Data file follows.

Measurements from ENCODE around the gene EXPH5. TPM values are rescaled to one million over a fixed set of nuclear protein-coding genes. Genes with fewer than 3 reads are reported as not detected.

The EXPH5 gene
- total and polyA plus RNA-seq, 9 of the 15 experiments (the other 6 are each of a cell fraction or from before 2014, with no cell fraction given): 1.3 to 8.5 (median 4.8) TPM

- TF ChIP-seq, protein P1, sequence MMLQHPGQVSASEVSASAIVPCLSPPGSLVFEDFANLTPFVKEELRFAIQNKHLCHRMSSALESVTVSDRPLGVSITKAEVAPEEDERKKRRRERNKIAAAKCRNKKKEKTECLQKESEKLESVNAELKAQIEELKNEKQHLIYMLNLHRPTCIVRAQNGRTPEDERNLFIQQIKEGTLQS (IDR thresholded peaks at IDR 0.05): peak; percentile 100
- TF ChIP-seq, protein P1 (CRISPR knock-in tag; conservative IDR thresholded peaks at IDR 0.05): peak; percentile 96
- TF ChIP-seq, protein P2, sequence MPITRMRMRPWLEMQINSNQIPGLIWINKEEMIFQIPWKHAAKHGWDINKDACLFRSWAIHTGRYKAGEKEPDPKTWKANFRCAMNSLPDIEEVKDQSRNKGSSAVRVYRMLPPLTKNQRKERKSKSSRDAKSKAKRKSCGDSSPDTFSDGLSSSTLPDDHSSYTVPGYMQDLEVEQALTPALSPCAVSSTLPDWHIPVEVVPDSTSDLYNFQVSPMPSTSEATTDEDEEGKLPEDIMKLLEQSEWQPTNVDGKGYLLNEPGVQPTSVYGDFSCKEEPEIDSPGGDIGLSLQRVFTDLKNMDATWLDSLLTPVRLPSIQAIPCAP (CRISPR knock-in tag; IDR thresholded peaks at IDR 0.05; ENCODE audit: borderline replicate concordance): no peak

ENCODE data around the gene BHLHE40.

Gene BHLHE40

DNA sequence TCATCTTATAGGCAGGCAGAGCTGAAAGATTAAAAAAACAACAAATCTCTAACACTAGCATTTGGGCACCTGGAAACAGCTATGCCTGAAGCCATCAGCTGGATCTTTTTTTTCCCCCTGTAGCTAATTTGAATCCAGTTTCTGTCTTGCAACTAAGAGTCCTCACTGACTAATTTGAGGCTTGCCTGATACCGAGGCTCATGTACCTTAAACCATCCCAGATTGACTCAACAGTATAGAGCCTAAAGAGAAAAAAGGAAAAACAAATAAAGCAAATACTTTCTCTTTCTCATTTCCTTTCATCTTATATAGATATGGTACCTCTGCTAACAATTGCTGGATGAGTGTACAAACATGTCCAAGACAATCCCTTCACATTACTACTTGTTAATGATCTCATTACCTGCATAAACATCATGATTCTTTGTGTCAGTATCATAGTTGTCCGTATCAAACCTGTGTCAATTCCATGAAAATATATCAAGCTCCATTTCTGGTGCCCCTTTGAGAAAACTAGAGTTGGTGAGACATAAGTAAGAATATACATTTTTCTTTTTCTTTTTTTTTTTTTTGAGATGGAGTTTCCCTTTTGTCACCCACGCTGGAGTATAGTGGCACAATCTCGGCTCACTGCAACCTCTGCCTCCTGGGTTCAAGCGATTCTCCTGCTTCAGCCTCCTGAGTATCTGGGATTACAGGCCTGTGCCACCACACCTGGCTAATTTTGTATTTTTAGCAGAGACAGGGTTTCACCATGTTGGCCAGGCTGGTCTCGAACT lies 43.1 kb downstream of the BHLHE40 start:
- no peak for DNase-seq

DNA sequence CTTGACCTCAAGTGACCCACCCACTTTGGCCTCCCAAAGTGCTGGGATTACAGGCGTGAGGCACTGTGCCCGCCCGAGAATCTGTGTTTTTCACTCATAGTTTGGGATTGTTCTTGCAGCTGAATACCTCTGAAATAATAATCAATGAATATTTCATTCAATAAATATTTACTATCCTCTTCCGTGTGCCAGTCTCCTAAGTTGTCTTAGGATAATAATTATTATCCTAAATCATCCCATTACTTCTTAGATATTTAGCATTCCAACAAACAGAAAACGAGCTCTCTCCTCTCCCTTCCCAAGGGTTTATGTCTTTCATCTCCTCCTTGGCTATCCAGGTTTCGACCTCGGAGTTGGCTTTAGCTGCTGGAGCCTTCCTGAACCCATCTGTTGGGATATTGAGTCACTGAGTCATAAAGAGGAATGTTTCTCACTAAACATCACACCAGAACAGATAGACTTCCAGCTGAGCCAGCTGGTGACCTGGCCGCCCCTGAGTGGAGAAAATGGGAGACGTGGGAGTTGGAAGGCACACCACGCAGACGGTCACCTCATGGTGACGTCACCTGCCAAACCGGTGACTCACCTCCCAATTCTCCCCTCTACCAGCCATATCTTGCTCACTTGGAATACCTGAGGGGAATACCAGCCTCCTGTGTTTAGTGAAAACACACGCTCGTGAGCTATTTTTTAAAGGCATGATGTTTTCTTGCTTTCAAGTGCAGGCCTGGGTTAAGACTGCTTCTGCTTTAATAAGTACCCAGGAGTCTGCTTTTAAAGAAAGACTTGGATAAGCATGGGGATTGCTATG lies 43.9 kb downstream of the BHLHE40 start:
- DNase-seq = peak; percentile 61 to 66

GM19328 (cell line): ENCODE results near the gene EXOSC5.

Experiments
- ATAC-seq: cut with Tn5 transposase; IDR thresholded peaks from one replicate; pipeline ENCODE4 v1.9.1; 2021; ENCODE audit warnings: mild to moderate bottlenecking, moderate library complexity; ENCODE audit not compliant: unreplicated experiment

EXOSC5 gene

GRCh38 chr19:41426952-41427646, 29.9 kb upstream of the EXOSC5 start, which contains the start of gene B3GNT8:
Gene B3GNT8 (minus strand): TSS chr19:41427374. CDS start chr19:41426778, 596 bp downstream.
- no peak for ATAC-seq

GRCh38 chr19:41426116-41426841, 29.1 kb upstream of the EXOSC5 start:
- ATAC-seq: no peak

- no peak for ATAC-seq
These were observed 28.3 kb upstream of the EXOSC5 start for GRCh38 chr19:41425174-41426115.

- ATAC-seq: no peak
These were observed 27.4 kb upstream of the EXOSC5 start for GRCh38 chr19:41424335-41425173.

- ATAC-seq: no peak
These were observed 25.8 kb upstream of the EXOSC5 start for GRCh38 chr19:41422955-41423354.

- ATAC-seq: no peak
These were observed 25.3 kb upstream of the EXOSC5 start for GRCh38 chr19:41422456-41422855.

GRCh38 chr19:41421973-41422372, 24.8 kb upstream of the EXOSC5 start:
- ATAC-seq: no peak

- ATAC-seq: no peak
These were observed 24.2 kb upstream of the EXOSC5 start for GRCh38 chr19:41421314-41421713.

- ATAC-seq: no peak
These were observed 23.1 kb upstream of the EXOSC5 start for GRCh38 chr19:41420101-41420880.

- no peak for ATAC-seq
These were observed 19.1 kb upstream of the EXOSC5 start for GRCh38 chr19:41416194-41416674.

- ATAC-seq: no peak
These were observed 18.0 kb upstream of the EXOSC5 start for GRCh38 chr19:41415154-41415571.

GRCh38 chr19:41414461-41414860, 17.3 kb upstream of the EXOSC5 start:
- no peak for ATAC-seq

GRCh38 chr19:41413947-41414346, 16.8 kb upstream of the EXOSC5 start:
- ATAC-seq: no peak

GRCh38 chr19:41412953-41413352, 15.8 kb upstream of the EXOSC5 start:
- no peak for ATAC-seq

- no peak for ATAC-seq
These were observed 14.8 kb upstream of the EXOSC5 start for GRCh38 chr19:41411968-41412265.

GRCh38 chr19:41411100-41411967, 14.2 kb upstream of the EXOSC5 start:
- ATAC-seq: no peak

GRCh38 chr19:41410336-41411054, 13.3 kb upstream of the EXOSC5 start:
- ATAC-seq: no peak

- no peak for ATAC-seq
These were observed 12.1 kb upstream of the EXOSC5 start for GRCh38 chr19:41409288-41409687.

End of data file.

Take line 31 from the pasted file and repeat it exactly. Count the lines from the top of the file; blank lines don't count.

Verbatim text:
- ATAC-seq: no peak